5. Case CP, Langkamer VG, James C, et al. Widespread dissemination of metal debris from implants. J Bone Joint Surg Br 1994;76:701-712.
  6. Scales JT. Black staining around titanium alloy prostheses – an orthopaedic enigma. J Bone Surg Br 1991;73:534-536.
  7. Jacobs JJ, Skipor AK, Black J, Urban RM, Galante MD. Release and excretion of metal in patients who have total hip-replacement component made of titanium-base alloy. J Bone Joint Surg Br 1991;73-A:1475-1486.
  8. Albores-Saavedra J, Vuitch F, Delgado R, Wiley E, Hagler H. Sinus histiocytosis of pelvic lymph nodes after hip replacement. A histiocytic proliferation induced by cobalt-chromium and titanium. Am J Surg Pathol 1994;18:83-90.
  9. Urban RM, Jacobs JJ, Tomlinson MJ, Gavrilovic J. Black J, Peoch M Dissemination of wear particals to the liver, spleen and abdominal lymph nodes of patients with hip or knee replacement. J. Bone Joint Surg Br 2000;82:457-476.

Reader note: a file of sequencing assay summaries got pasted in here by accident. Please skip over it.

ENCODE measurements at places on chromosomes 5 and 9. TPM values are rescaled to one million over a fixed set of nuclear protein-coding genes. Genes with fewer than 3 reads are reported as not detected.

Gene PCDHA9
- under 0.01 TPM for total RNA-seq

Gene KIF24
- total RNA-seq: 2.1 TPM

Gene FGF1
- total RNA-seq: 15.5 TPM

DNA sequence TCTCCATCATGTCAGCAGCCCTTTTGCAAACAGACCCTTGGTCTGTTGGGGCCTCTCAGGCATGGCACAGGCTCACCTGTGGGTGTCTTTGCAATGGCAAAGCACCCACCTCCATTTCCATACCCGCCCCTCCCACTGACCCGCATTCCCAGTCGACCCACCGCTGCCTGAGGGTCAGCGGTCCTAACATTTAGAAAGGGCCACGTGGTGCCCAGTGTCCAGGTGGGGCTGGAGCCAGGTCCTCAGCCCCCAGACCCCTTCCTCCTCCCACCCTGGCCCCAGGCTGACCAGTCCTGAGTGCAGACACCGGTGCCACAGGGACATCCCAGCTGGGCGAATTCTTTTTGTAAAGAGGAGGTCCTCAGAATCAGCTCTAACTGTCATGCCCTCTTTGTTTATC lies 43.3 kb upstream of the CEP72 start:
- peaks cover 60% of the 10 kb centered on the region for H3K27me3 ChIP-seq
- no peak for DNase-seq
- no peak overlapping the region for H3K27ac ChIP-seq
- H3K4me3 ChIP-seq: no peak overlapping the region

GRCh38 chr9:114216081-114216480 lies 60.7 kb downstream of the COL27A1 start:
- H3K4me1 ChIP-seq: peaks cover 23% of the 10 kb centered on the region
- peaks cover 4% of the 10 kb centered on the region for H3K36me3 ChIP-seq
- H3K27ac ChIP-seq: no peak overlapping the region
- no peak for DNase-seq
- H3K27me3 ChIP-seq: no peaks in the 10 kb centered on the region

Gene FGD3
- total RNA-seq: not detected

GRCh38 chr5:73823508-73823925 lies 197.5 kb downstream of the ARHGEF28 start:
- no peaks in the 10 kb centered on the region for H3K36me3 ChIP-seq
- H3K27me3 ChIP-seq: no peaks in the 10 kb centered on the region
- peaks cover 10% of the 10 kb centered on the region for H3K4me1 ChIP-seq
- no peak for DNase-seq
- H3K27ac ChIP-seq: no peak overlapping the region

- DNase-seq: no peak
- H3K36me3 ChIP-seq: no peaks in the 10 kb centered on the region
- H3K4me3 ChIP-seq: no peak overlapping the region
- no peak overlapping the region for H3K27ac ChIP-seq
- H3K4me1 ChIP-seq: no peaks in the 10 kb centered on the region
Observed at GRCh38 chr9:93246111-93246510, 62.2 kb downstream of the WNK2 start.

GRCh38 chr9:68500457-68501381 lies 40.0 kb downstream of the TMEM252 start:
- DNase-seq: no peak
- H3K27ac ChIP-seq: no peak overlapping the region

"Titanium is not inert; as bio-corrosion occurs then there is the potential for an immune reaction" states a paper in Dermatitis, which goes on to review titanium allergy cases. The authors explain that as life expectancy increases, so the use of metallic implant devices will increase. Patients with a reported history of sensitivity to metals may have an immune response to these implants. Sensitivity should be considered in cases of failed devices, unexplained symptoms, and skin reactions, allergy to the components of titanium alloys (nickel, cobalt) should also be examined.

To ensure that you don’'t have an "allergy" to particular metals, we advise that you undergo a MELISA (memory lymphocyte immunostimulation assay. This test detects the white blood cells that react to toxic metals, providing a diagnosis of metal sensitivity.